HMGB1-mediated autophagy attenuates gemcitabine-induced apoptosis in bladder cancer cells involving JNK and ERK activation
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Hubin Yin1,2, Xiaoyu Yang1,2, Wen Gu1, Yan Liu1, Xinyuan Li1,2, Xiaolong Huang1, Xin Zhu1, Yong Tao1,2, Xin Gou1 and Weiyang He1
1Department of Urology, The First Affiliated Hospital of Chongqing Medical University, Chongqing 400016, China
2Chongqing Key Laboratory of Molecular Oncology and Epigenetics, The First Affiliated Hospital of Chongqing Medical University, Chongqing 400016, China
Weiyang He, email: [email protected]
Xin Gou, email: [email protected]
Keywords: high-mobility group box 1, autophagy, chemoresistance, mitogen-activated protein kinase, bladder carcinoma
Received: November 04, 2016 Accepted: April 25, 2017 Published: May 11, 2017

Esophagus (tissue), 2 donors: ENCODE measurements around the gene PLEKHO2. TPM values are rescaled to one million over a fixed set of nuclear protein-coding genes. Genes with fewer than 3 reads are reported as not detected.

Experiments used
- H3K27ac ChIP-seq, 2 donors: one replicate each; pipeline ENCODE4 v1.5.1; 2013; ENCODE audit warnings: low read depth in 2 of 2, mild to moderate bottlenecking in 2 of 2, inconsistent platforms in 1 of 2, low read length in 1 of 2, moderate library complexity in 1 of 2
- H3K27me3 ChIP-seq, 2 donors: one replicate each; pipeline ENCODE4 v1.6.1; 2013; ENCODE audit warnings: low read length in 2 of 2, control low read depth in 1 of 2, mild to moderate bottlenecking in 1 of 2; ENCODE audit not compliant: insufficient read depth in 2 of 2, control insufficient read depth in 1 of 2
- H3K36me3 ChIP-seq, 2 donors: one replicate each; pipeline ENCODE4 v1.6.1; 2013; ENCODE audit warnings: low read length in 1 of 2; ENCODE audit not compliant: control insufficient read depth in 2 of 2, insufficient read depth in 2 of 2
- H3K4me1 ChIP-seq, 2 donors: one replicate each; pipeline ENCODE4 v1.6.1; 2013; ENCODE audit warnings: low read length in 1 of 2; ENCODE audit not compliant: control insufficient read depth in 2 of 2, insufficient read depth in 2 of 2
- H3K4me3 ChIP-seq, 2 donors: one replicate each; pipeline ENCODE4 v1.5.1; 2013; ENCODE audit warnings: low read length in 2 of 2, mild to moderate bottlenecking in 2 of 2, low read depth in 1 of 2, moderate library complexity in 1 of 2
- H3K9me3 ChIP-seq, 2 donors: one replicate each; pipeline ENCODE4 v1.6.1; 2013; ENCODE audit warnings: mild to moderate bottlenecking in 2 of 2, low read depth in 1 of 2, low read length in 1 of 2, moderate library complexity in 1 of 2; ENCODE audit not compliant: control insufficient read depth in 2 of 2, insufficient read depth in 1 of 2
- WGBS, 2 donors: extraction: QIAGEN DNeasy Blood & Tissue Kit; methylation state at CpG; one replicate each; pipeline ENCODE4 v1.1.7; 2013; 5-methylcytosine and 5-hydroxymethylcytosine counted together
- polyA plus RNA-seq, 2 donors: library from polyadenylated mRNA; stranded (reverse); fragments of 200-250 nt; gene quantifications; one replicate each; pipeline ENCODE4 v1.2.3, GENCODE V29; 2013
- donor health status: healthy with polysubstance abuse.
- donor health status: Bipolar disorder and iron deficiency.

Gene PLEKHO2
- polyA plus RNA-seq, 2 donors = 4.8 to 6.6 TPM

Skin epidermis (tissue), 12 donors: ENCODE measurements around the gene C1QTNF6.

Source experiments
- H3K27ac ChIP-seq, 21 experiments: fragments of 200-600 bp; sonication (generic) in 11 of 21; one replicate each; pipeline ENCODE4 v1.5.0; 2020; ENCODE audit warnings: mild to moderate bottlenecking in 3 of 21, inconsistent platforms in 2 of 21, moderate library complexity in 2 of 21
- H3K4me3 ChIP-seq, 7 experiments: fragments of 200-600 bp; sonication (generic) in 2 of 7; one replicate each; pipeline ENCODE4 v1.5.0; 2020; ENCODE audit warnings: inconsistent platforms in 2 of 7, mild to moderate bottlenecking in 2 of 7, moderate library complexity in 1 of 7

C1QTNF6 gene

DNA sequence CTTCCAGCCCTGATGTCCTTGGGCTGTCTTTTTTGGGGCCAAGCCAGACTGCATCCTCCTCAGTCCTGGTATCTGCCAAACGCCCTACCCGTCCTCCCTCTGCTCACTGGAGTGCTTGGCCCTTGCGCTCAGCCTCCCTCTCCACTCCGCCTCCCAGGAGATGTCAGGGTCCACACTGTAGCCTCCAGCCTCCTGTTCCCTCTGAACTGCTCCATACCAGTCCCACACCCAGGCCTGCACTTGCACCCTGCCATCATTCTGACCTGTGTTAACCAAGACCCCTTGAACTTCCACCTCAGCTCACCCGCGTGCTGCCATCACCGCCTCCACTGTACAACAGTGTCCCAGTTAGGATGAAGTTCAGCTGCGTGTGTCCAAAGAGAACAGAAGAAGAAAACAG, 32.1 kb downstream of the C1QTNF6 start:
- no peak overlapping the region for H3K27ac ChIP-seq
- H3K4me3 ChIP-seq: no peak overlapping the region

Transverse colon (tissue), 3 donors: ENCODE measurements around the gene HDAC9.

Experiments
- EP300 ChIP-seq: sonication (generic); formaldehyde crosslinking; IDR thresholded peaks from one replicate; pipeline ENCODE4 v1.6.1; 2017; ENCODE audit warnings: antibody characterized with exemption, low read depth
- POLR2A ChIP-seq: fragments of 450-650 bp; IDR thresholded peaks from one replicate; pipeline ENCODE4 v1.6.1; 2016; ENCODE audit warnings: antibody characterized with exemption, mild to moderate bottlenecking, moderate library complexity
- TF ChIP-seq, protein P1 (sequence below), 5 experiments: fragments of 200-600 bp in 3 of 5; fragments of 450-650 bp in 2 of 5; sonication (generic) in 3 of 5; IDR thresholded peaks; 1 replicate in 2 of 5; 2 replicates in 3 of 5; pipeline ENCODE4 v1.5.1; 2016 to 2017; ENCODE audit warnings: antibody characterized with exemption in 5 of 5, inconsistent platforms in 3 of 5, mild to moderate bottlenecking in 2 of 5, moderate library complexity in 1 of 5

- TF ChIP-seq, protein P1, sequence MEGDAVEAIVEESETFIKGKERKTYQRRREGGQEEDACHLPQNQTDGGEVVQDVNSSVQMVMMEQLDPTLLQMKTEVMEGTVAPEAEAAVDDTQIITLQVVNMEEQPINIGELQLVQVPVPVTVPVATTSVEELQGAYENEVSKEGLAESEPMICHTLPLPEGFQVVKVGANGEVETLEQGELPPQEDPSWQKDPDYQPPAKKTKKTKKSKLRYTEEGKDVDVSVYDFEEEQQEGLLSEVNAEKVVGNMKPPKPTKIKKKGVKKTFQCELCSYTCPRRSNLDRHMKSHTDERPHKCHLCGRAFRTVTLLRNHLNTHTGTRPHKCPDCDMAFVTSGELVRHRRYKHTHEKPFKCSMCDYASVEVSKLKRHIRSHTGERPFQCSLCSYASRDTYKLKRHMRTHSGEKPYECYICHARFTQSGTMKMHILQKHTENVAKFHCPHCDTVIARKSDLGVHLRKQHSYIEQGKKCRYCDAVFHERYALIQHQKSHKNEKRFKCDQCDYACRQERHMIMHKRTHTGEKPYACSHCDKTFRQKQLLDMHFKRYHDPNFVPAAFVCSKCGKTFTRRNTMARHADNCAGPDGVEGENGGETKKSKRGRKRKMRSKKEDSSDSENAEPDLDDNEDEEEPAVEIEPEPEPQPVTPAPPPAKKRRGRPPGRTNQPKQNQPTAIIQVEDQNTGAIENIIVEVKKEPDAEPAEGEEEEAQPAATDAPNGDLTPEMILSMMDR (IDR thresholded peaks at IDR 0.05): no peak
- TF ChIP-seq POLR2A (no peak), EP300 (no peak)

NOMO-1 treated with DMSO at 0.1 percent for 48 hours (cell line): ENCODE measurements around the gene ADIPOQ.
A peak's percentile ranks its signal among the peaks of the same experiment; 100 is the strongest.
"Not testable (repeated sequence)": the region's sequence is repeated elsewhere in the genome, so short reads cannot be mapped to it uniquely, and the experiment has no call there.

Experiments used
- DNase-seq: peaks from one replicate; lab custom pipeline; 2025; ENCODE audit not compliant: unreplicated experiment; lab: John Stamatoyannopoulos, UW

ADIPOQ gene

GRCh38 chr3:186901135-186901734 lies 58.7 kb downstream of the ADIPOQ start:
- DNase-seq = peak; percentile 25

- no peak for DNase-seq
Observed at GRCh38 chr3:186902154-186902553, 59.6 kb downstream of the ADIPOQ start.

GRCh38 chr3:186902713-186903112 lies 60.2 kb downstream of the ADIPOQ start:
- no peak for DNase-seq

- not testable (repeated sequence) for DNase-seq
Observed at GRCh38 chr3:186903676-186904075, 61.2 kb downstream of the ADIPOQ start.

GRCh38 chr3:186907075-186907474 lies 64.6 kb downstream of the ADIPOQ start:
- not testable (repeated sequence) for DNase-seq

High-mobility group box 1 (HMGB1) has been found to mediate autophagy during chemotherapy in several cancers. However, whether HMGB1plays a role in autophagy and chemoresistance in bladder cancer is elusive. In this report, HMGB1 expression was found to be increased in 30 primary bladder cancer tissue specimens compared to their matched adjacent non-tumor tissues. While gemcitabine induced apoptotic cell death, it also induced HMGB1 expression and autophagy in bladder cancer T24 and BIU-87 cells. Suppressing HMGB1 expression with siRNA strongly potentiated gemcitabine-induced apoptosis. HMGB1 siRNA or autophagy inhibitors suppressed gemcitabine-induced autophagy. Further, gemcitabine activated c-Jun N-terminal kinase (JNK) and extracellular regulated protein kinase (ERK) and Bcl-2 phosphorylation, and blocking ERK and JNK inhibited autophagy and increased apoptosis in gemcitabine-treated cells. Interestingly, suppressing HMGB1 expression attenuated gemcitabine-induced ERK and JNK activation and Bcl-2 phosphorylation. Thus, our results suggest that while gemcitabine kills bladder cancer cells through apoptosis, a cytoprotective autophagy is also induced involving HMGB1-mediated JNK and ERK to counteract the cytotoxicity of gemcitabine, and intervention targeting this pathway may improve the anticancer efficacy of gemcitabine against bladder cancer.
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